• Tuesday, May 28, 2024
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US to stop arms shipment to Israel if it invades Rafah


The United States has said it may halt the supply of some of its weapons to Israel if it launches a major ground operation in the Gaza city of Rafah.

President Joe Biden made this known during an interview with CNN on Wednesday.

“If they go into Rafah, I’m not supplying the weapons that have been used historically to deal with Rafah,” Biden said.

He added that he would “continue to make sure Israel is secure”.

Despite the US’ firm and vocal opposition, Israel appears poised to mount a large-scale invasion of Rafah in the Southern Gaza Strip.

The congested part of southern Gaza is Hamas’s last major stronghold in the territory.

US officials have warned that an operation in the city – where the population has swelled with refugees from other parts of Gaza – could lead to extensive civilian casualties.

“We’re not going to supply the weapons and artillery shells,” Biden further said.

He said the US did not define the current situation in Rafah as a ground operation. “They haven’t gone into the population centres. What they did is right on the border,” he said.

“But I’ve made it clear to [Israeli Prime Minister Netanyahu] and the war cabinet, they’re not going to get our support, if in fact they go in these population centres.”

Admitting that US weapons had been used by Israel to kill civilians in Gaza, Biden said should Israel cross the “red line”, it would cut off some of its arms supplies.

This warning follows the recent Gaza ceasefire proposal from mediators which was agreed on by Hamas, a Palestinian militant but Israel said the terms did not meet its demands.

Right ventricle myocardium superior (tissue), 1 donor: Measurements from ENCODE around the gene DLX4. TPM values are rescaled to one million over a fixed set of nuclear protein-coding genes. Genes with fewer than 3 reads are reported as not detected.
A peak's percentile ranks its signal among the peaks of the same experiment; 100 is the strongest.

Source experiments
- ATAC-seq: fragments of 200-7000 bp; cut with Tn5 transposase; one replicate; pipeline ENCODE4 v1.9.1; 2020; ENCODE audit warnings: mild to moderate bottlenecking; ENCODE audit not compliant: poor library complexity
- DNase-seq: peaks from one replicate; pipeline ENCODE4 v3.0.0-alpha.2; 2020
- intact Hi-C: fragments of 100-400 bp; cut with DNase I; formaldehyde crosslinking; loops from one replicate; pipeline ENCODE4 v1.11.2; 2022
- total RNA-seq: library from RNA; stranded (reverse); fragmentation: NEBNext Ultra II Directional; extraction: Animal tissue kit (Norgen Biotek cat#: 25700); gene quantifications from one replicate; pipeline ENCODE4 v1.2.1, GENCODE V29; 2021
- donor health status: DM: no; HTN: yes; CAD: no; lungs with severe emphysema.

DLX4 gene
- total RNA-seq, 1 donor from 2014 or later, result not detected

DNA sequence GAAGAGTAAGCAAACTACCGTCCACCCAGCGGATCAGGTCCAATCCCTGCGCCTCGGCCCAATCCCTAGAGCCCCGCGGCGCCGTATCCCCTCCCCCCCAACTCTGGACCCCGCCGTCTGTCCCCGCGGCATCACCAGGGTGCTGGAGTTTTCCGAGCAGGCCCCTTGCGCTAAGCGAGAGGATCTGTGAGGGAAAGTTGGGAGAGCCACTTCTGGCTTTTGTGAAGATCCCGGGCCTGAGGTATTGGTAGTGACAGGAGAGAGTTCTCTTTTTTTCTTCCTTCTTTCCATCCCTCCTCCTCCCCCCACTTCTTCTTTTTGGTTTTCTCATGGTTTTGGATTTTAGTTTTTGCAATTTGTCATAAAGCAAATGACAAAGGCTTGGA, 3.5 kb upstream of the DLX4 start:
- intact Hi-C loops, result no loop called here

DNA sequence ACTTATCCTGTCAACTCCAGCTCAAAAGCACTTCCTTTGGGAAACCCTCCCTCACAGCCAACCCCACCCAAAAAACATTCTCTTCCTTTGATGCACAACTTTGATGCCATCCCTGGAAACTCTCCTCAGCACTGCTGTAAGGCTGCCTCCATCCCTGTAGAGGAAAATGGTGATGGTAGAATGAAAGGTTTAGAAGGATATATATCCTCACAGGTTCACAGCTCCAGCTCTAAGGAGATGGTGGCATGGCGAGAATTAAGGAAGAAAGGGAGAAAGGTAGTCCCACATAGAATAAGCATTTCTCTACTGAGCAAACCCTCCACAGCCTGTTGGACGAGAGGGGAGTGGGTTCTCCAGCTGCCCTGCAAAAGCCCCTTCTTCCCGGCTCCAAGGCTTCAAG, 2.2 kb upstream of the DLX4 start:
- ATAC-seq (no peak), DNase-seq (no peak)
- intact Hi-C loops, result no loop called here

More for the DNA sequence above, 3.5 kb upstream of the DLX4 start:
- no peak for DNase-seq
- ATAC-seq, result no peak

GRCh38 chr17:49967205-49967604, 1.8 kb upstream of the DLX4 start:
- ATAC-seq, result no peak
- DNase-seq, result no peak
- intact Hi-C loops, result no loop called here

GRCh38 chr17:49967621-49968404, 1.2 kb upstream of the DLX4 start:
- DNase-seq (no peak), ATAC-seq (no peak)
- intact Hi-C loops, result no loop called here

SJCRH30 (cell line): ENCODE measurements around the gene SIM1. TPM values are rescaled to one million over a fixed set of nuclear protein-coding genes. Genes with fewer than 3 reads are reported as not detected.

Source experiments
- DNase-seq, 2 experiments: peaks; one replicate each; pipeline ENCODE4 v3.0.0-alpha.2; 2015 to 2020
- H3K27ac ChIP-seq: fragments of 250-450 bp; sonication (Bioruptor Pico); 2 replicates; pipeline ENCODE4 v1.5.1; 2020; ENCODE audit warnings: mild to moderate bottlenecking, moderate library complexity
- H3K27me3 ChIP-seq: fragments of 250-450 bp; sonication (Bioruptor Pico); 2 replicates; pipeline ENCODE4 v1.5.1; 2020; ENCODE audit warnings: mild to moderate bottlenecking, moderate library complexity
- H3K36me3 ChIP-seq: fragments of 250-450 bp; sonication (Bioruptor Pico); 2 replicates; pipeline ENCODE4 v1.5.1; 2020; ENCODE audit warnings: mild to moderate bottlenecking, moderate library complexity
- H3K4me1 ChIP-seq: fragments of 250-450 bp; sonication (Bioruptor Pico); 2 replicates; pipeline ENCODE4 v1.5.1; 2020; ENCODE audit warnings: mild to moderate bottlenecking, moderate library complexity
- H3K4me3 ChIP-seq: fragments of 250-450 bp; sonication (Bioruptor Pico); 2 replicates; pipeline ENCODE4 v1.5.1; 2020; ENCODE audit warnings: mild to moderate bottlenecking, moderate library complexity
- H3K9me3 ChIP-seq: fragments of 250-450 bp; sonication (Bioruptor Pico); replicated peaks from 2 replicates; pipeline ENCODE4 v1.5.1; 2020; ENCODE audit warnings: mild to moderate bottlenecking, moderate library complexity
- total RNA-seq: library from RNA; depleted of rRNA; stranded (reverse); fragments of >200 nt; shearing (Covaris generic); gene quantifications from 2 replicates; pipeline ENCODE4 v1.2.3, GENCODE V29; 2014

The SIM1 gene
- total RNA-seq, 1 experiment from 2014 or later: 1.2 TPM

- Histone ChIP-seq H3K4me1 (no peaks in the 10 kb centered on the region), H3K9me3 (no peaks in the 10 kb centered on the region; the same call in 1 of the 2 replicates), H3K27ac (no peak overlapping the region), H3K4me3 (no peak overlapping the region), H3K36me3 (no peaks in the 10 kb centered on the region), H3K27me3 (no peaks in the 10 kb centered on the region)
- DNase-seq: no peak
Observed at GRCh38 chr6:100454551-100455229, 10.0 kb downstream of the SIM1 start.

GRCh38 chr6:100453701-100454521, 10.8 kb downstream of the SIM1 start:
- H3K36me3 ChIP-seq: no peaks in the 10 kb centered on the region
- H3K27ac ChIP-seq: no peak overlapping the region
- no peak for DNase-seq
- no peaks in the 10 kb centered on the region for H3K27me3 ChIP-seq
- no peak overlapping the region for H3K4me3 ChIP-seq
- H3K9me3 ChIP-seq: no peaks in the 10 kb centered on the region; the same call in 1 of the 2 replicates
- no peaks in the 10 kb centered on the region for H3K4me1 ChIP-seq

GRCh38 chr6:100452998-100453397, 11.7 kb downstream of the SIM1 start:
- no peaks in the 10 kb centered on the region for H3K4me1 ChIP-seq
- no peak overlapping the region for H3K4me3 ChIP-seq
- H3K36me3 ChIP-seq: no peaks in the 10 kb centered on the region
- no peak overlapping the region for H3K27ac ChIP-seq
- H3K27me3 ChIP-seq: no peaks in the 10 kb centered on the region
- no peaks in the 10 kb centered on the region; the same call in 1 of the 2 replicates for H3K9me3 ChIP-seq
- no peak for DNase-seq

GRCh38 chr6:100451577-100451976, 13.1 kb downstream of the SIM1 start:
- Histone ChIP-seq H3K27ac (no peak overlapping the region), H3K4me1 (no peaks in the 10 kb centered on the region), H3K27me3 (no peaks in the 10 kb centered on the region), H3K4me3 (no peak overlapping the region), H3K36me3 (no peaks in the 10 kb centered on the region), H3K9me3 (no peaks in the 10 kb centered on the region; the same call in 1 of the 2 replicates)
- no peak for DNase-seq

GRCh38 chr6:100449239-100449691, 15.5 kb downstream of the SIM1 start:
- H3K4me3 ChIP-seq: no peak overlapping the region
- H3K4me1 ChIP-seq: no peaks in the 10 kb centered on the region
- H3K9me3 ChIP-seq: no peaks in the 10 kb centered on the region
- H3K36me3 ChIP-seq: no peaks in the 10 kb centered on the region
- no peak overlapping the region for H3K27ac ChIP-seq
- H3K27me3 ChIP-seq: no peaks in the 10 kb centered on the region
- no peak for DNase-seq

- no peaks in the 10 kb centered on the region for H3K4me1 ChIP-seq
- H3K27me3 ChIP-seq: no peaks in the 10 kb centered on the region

The comments amount to the president’s strongest warning yet over a potential ground invasion of Rafah and mark the first time he has said the US could stop shipments of American weapons to Israel.

Meanwhile, Israel’s ambassador to the UN said the country was “very disappointed” by Biden’s intervention.

“This is a difficult and very disappointing statement to hear from a president to whom we have been grateful since the beginning of the war,” Gilad Erdan said.

The US has already delayed a shipment of thousands of bombs to Israel and has said it is reviewing future deliveries.

Since the seven-month-old war started, more than 34,600 Palestinians have been killed in the conflict, according to Gaza health officials. The U.N. has said famine is imminent in the enclave.

The war began when Hamas militants attacked Israel on Oct. 7, killing about 1,200 people and abducting 252 others, of whom 133 are believed to remain in captivity in Gaza, according to Israeli tallies.